Crossing from Aqaba to Nuweiba

Posted in Uncategorized on June 25, 2011 by nornironafrica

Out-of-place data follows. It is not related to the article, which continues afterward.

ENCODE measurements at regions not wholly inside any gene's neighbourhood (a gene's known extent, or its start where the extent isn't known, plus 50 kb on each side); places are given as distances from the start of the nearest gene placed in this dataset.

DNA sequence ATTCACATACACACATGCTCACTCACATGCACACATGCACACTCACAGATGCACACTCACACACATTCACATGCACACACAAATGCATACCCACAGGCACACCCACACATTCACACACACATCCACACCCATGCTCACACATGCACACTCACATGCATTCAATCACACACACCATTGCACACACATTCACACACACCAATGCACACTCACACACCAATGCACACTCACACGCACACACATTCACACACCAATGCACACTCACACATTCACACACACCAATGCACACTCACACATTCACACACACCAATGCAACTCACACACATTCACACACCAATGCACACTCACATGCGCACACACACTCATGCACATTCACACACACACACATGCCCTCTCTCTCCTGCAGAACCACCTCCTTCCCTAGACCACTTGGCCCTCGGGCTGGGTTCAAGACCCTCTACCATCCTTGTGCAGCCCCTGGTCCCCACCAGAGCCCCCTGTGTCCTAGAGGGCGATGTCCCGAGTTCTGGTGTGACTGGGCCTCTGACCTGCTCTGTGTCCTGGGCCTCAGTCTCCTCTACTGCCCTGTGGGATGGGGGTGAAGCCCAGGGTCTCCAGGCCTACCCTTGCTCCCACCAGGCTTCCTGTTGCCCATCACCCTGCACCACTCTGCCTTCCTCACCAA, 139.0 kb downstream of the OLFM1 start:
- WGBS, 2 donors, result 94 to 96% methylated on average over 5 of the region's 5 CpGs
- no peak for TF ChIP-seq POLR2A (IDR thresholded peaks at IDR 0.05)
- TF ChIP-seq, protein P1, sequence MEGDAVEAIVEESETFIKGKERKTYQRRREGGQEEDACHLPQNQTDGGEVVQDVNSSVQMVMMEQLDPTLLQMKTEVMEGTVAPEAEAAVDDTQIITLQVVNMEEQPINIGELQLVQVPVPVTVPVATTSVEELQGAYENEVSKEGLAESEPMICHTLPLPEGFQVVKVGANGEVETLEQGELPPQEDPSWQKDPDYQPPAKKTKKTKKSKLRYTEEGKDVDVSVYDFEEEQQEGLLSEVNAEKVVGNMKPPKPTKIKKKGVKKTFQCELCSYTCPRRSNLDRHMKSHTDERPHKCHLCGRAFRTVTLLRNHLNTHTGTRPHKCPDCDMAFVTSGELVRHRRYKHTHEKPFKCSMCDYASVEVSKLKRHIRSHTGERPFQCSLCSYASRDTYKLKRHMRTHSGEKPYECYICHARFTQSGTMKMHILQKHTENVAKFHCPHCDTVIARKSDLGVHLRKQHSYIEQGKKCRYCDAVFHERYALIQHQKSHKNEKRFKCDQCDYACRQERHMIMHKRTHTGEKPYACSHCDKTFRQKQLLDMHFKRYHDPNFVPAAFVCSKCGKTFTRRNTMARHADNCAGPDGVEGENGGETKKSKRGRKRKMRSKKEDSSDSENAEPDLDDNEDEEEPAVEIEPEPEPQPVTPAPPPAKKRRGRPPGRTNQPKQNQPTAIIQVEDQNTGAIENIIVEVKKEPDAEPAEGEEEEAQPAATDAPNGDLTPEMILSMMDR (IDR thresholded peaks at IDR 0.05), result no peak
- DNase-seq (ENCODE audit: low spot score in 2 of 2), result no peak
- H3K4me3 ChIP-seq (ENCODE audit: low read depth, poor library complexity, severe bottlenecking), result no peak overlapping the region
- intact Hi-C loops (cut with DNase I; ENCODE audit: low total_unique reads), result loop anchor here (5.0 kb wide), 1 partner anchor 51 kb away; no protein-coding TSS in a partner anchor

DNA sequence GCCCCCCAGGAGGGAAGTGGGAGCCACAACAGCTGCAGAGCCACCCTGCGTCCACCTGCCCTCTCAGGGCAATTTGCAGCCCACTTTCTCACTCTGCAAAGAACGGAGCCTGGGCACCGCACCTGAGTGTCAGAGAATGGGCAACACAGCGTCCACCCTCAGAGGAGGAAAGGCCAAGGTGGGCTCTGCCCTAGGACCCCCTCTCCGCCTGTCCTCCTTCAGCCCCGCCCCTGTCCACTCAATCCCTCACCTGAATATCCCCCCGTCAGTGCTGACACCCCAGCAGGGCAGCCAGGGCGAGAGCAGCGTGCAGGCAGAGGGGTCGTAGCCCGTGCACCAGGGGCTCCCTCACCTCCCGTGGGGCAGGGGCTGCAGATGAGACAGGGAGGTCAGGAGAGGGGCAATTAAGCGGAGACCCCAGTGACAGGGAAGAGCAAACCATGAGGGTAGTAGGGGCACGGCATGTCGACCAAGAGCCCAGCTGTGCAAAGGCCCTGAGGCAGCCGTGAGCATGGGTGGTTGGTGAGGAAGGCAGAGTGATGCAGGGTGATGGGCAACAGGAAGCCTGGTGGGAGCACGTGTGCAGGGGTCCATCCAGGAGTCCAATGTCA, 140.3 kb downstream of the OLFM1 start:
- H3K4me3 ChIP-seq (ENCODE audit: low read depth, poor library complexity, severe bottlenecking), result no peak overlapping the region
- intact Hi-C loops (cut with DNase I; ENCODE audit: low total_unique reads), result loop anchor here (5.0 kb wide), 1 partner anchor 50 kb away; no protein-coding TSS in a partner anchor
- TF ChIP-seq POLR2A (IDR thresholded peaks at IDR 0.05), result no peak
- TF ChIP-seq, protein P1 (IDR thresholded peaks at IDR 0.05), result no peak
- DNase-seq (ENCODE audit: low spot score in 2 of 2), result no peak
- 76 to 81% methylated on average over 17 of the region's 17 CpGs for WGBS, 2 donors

We had difficulty finding any accurate information on how this service works so we decided to put our experience up. So we arrived in Aqaba town and found a hostel. From there we set about trying to find the AB Maritime office which sits on the ring road on the edge of town. However, this is not were you buy tickets! The services available to us in June 2011 included one fast ferry leaving at 12 noon for $75 UDS per person and $235 for our 4×4 and a slow ferry leaving at 12 midnight for $65 USD per person and $225 for the 4×4. The reason we had to take a ferry instead of driving through Israel is that if we got an Israeli stamp on our passports Sudan would refuse us entry, thus we had to pay $140 each to get across to Egypt. Feel like writing to the Israeli government for compensation. We went to a travel agents called Orbit travel which is on the southern end of Aqaba’s waterfront. Sadly the fast ferry was booked up and we had to take the slow ferry. We went down at 9pm despite the boat setting sail at 12 midnight. Trust me you need the time. We arrived down at the Passenger Terminal which is a big white building. There were around 600 people milling about the terminal. First step is to go into the ground floor and pay your 8JD departure tax. If you have a vehicle go through a door on the right of the departure tax window towards customs. Get your Carnet de Passage stamped for the vehicle and then you can go back out to the front of the terminal building. On the right hand side of the building is a set of stairs, you go up these and turn left and this is were you get your exit stamp for Jordan. Once all this has been done you can return to your vehicle to clear Jordanian customs, this was a fairly quick once over of the car and our paperwork and we were allowed to board. Once onboard you need to begin your Egyptian immigration procedures. They took our passports at this point and gave us receipts for them and said we’ll get them back in Nuweiba from the immigration building. A situation we werent happy with but there you go. The slow ferry itself was rammed with people. We found ourselves some chairs and lay down anywhere we could to get some sleep. Thats hard when you’re in a room of nattering wives and crying kids. The ferry was supposed to take 4 hours but 8 hours later we were still on the boat. When we eventually got off there was the insanity of Egyptian customs. The immigration compound is a dilapidated and run down area with no signs in english or arabic labeling the different offices/sheds. Luckily we got help from two tourist police officers who really helped us out. First things first, passports and visas. Once they have been secured and stamped you begin on the vehicle. Insurance needs bought, Arabic license plates need bought, the vehicle needs searched and the carnet de passage needs to be processed. This all cost us in the region of 700 Egyptian pounds and everything needs photocopied. We were carrying about 30 different pieces of paper and a fire extinguisher at one point. Without those tourist police officers there was no way we could have got through in 3 hours. The biggest hold up we had was when the customs official said our fire extinguisher wasn’t big enough. We then needed to go and buy one from a random shed on the edge of the compound. Weird. Once cleared to go we set off out into the Sinai peninsula. Our first footsteps on the African continent!